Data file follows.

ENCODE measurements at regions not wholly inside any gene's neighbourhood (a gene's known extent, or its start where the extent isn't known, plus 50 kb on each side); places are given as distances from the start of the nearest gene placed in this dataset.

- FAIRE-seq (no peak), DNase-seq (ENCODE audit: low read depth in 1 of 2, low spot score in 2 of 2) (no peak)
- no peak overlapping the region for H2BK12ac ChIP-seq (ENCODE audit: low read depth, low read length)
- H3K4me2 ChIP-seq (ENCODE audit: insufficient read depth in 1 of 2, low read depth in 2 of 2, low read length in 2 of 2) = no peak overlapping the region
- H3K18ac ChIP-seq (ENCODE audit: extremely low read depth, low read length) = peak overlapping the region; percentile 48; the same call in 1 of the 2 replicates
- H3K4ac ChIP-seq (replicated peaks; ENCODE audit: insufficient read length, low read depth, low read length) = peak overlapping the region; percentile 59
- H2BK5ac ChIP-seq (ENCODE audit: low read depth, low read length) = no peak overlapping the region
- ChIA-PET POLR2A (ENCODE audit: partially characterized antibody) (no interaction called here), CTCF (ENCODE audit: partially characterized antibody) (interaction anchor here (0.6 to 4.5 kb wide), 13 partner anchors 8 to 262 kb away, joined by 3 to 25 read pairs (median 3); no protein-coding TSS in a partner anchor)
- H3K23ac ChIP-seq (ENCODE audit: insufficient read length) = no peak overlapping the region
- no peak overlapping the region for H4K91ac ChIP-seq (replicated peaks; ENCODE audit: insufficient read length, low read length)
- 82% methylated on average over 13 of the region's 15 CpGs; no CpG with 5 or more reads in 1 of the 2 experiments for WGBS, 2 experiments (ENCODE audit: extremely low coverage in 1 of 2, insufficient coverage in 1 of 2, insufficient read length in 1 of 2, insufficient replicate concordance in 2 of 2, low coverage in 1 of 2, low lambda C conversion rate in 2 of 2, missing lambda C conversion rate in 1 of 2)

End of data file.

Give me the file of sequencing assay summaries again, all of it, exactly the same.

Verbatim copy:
ENCODE measurements at regions not wholly inside any gene's neighbourhood (a gene's known extent, or its start where the extent isn't known, plus 50 kb on each side); places are given as distances from the start of the nearest gene placed in this dataset.

- FAIRE-seq (no peak), DNase-seq (ENCODE audit: low read depth in 1 of 2, low spot score in 2 of 2) (no peak)
- no peak overlapping the region for H2BK12ac ChIP-seq (ENCODE audit: low read depth, low read length)
- H3K4me2 ChIP-seq (ENCODE audit: insufficient read depth in 1 of 2, low read depth in 2 of 2, low read length in 2 of 2) = no peak overlapping the region
- H3K18ac ChIP-seq (ENCODE audit: extremely low read depth, low read length) = peak overlapping the region; percentile 48; the same call in 1 of the 2 replicates
- H3K4ac ChIP-seq (replicated peaks; ENCODE audit: insufficient read length, low read depth, low read length) = peak overlapping the region; percentile 59
- H2BK5ac ChIP-seq (ENCODE audit: low read depth, low read length) = no peak overlapping the region
- ChIA-PET POLR2A (ENCODE audit: partially characterized antibody) (no interaction called here), CTCF (ENCODE audit: partially characterized antibody) (interaction anchor here (0.6 to 4.5 kb wide), 13 partner anchors 8 to 262 kb away, joined by 3 to 25 read pairs (median 3); no protein-coding TSS in a partner anchor)
- H3K23ac ChIP-seq (ENCODE audit: insufficient read length) = no peak overlapping the region
- no peak overlapping the region for H4K91ac ChIP-seq (replicated peaks; ENCODE audit: insufficient read length, low read length)
- 82% methylated on average over 13 of the region's 15 CpGs; no CpG with 5 or more reads in 1 of the 2 experiments for WGBS, 2 experiments (ENCODE audit: extremely low coverage in 1 of 2, insufficient coverage in 1 of 2, insufficient read length in 1 of 2, insufficient replicate concordance in 2 of 2, low coverage in 1 of 2, low lambda C conversion rate in 2 of 2, missing lambda C conversion rate in 1 of 2)